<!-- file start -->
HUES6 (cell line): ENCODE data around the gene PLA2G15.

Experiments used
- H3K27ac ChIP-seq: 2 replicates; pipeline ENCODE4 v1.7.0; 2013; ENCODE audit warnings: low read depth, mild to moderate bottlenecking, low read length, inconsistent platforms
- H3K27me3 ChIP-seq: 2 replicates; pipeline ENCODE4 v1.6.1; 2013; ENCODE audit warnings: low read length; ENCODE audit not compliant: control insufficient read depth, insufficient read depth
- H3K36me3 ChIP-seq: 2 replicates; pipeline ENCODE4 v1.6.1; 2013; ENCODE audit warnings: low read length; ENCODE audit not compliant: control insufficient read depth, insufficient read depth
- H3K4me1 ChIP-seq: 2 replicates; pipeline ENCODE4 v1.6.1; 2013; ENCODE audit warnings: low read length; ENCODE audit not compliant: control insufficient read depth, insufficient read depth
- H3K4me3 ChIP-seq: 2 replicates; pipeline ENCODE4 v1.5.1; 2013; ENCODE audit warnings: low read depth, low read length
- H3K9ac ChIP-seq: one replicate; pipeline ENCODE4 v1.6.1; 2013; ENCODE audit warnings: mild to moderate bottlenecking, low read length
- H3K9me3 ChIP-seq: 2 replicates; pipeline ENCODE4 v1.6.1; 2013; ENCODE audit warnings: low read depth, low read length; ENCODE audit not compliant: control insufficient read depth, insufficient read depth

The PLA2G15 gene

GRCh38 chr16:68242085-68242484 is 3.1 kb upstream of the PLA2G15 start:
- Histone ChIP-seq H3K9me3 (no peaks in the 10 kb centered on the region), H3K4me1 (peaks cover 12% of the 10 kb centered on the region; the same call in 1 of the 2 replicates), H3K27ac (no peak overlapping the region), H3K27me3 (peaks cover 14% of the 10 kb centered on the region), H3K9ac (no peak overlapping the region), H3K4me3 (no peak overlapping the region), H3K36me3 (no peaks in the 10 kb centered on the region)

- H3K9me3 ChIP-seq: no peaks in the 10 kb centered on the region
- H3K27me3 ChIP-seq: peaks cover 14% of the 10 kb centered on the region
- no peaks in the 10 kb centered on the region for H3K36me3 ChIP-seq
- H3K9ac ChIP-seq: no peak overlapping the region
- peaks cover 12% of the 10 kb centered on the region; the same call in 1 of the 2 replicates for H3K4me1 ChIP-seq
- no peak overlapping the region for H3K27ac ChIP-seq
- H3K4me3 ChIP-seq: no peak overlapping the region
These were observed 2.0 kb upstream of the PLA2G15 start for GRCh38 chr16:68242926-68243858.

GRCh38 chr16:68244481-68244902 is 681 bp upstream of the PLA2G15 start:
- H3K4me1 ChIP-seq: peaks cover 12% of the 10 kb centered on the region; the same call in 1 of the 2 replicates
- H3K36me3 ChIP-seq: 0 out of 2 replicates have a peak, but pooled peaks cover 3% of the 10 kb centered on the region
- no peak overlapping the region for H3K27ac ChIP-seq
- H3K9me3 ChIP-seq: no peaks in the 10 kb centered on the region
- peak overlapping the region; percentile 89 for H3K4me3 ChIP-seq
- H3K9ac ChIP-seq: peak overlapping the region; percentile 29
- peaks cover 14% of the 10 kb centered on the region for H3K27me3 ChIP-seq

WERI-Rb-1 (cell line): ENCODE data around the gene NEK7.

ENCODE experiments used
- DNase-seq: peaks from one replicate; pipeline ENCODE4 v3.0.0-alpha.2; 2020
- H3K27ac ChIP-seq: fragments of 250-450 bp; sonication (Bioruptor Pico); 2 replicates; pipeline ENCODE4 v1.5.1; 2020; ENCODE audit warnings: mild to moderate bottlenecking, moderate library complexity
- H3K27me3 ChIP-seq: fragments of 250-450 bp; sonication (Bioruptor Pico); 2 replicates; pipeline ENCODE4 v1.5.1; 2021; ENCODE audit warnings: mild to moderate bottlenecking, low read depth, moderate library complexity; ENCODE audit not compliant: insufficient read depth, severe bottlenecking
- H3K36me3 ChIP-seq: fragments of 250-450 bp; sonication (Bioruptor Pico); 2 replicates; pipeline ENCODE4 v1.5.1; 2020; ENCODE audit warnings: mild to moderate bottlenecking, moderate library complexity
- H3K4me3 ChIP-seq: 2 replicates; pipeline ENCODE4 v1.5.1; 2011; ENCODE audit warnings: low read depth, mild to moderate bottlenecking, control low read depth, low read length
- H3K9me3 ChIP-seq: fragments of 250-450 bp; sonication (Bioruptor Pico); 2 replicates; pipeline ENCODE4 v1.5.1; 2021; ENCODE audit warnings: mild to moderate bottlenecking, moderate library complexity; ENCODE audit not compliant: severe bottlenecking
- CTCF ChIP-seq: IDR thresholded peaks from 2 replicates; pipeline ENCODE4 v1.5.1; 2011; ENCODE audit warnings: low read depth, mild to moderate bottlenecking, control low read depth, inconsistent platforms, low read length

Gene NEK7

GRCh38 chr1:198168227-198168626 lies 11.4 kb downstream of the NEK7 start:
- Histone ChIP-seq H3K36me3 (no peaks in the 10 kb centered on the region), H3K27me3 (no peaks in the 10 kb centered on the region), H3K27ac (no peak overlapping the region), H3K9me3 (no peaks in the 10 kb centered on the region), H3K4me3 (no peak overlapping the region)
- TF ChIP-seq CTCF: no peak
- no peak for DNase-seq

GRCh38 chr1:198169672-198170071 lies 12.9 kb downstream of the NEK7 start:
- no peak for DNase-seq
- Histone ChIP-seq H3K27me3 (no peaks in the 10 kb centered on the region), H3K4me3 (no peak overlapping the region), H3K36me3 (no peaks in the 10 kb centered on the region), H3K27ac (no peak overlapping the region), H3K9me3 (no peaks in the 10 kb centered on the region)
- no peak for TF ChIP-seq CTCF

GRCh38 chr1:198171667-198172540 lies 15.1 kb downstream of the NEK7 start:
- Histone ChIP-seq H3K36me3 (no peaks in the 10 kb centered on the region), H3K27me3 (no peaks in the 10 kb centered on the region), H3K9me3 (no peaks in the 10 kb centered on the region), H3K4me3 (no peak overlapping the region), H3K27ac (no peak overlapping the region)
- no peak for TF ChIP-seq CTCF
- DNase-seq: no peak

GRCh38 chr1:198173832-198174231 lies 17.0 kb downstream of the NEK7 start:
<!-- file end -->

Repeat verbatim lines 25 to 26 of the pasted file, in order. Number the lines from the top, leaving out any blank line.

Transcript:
- H3K9me3 ChIP-seq: no peaks in the 10 kb centered on the region
- peak overlapping the region; percentile 89 for H3K4me3 ChIP-seq